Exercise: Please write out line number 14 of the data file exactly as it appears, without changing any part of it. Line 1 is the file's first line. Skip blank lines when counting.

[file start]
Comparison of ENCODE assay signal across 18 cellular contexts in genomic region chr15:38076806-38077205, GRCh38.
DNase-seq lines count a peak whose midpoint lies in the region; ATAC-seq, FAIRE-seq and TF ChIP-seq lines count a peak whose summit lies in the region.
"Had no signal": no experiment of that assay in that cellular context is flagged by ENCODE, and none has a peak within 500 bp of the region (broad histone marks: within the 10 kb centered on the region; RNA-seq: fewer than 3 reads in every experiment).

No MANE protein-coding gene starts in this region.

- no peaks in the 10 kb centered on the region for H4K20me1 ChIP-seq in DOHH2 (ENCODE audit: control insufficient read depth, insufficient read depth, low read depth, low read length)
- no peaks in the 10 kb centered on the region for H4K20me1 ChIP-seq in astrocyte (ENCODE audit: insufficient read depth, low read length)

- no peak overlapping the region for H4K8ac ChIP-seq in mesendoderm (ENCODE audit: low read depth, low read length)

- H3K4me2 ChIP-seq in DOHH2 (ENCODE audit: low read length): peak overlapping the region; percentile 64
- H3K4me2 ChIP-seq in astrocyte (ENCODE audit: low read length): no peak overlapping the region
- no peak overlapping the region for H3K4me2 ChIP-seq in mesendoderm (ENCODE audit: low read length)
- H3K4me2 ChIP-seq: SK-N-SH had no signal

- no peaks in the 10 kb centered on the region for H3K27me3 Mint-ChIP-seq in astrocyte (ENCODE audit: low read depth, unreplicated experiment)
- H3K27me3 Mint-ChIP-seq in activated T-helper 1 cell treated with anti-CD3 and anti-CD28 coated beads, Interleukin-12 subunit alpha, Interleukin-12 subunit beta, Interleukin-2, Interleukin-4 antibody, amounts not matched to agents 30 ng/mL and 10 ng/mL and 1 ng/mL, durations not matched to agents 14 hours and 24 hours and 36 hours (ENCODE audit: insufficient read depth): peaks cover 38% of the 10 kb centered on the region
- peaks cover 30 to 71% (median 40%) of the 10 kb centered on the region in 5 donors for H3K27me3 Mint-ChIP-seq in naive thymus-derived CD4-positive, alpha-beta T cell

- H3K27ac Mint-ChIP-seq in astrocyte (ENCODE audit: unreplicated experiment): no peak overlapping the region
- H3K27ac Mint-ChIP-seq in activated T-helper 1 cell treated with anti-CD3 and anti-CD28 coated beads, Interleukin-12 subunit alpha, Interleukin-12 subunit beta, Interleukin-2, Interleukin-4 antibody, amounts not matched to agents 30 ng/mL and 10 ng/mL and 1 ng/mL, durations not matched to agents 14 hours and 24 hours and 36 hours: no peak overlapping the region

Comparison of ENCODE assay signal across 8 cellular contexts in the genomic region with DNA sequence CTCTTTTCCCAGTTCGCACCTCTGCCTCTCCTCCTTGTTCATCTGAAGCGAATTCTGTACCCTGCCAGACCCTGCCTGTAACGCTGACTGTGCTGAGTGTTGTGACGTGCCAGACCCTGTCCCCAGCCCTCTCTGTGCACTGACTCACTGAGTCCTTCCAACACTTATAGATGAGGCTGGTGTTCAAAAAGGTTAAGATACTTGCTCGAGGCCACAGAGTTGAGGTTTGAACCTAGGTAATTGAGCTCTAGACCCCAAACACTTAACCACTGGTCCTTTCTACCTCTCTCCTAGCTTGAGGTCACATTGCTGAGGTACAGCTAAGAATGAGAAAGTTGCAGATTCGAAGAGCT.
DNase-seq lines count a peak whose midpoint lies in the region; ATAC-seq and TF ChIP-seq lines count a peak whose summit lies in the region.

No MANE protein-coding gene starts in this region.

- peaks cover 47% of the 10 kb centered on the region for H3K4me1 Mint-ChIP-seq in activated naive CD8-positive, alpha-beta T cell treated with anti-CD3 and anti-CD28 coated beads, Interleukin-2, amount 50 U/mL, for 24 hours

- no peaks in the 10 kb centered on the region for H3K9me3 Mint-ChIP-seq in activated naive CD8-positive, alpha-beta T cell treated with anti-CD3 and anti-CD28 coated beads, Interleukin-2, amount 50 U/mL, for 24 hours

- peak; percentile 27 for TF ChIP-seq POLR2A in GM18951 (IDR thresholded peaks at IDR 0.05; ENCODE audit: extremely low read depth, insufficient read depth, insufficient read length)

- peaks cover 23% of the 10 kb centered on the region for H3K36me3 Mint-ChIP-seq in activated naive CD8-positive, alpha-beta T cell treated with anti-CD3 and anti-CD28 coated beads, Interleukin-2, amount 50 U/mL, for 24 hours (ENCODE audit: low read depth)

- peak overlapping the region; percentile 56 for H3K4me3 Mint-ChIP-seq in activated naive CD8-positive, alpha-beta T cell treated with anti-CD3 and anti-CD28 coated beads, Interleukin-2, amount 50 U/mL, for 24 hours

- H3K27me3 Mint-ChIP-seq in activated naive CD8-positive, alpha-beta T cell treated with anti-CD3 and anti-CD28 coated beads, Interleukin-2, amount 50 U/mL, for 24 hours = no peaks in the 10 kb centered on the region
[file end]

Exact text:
- peaks cover 30 to 71% (median 40%) of the 10 kb centered on the region in 5 donors for H3K27me3 Mint-ChIP-seq in naive thymus-derived CD4-positive, alpha-beta T cell